A Russian negotiator’s positive language clashes with the hard-line rhetoric from Moscow.

March 30, 2022,

Mr. Putin himself has not commented on what the Kremlin calls a “special military operation” in Ukraine since March 18. Tatiana Stanovaya, founder of the France-based political analysis firm R. Politik, noted that much of what Ukraine proposed on Tuesday would be a nonstarter for Mr. Putin, such as the idea that there would be a 15-year negotiating process about the status of Crimea — something that Mr. Putin, who annexed the Ukrainian peninsula in 2014, says is nonnegotiable.

She described the negotiations as, most likely, a feint rather than a signal that Russia was ready to wind down the war. But she noted that — as was the case in the run-up to the invasion — senior Russian officials were unlikely to know what Mr. Putin was really planning, leading to this week’s mixed messages.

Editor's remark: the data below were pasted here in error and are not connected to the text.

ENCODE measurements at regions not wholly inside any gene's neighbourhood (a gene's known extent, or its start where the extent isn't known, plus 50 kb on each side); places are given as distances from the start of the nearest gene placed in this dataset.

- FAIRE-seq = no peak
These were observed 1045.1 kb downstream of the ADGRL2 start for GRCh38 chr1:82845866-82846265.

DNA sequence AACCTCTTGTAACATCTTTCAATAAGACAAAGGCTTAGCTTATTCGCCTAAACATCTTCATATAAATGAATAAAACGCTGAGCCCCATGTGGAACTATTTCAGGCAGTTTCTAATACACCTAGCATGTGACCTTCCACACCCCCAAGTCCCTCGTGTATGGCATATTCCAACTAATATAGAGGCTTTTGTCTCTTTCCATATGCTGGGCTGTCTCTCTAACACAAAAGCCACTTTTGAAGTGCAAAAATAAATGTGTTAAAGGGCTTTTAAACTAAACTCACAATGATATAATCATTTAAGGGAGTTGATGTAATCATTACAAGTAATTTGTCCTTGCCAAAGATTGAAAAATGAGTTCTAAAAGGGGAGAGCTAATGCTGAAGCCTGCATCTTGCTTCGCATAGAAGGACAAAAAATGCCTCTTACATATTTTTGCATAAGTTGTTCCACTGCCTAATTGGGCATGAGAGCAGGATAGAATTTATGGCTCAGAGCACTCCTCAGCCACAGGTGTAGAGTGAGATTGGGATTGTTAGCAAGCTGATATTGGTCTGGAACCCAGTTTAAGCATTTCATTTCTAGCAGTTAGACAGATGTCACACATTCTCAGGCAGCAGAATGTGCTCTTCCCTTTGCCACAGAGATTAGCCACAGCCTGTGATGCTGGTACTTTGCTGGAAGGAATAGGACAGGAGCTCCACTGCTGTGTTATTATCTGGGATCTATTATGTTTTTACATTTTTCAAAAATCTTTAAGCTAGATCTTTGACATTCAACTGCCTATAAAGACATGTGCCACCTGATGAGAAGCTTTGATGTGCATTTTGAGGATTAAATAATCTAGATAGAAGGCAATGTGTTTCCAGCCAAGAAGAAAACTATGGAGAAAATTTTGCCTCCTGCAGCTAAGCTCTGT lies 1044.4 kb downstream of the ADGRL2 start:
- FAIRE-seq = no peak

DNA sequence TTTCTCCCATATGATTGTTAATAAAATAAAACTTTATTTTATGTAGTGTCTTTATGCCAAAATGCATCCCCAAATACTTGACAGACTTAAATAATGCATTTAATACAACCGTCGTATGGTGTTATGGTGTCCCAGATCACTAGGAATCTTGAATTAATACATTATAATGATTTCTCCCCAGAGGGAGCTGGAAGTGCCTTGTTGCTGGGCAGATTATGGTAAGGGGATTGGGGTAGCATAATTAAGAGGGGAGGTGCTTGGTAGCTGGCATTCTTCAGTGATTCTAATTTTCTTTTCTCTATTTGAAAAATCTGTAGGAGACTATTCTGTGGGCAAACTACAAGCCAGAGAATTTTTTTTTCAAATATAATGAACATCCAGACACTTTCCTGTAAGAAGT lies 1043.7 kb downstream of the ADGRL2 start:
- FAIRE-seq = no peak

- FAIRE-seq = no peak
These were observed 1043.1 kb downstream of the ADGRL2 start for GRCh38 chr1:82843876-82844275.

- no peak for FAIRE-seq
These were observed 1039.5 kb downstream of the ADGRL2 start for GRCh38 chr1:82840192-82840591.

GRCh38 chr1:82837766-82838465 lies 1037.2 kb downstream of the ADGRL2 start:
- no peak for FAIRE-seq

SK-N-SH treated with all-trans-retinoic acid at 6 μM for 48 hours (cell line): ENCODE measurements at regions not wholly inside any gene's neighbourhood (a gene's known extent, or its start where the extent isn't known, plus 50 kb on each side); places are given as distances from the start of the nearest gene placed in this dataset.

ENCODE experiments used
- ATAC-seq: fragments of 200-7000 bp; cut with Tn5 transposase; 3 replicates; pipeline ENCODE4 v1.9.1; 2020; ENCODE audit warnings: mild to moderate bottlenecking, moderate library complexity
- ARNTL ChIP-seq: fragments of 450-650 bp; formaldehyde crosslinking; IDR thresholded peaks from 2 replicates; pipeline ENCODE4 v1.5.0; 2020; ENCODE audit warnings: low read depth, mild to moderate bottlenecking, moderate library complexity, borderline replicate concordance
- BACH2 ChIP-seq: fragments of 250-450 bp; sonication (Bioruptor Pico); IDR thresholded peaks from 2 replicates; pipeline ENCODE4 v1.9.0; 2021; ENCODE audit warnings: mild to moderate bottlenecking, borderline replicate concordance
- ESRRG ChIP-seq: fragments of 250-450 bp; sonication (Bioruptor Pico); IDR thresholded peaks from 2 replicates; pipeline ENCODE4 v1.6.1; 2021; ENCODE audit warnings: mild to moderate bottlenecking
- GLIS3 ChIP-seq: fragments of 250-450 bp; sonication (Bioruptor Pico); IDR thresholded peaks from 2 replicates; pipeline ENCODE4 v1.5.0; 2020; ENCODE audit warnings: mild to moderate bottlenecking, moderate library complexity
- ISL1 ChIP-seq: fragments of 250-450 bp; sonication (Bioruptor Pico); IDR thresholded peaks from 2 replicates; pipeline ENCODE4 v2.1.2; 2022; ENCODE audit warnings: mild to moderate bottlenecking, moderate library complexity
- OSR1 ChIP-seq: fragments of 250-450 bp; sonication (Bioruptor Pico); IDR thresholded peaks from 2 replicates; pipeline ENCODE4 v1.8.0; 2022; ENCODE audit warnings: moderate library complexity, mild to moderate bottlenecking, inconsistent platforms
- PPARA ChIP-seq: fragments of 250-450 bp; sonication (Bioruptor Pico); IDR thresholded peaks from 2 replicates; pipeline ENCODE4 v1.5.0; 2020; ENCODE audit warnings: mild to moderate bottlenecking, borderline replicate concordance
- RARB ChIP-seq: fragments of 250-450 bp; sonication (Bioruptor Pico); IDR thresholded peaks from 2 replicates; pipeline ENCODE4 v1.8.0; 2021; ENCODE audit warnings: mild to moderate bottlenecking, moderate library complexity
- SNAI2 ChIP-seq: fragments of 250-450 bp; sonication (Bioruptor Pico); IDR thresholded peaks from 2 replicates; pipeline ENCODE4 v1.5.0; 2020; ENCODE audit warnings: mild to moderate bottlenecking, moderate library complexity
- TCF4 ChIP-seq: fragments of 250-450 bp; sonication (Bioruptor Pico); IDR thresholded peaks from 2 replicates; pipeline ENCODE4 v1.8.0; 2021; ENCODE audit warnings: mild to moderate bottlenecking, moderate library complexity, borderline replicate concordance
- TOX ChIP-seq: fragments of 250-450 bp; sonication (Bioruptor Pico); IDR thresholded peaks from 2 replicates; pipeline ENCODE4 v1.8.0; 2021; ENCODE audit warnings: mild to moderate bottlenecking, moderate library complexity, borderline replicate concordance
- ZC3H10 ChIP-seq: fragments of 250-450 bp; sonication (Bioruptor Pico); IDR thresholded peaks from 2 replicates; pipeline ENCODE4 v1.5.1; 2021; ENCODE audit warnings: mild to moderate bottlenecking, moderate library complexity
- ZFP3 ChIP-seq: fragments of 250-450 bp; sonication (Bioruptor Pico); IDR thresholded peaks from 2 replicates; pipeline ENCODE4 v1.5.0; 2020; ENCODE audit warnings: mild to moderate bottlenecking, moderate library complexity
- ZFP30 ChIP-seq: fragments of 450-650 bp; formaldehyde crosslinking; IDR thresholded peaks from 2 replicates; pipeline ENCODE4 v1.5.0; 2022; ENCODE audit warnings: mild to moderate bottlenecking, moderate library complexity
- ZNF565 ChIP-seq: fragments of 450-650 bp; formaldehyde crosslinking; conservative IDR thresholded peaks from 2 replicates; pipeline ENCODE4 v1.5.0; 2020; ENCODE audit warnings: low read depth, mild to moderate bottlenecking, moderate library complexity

“The problem with the Russian regime is that, once again, no one understands what Putin wants,” Ms. Stanovaya said. “As a result, we get this informational chaos.”



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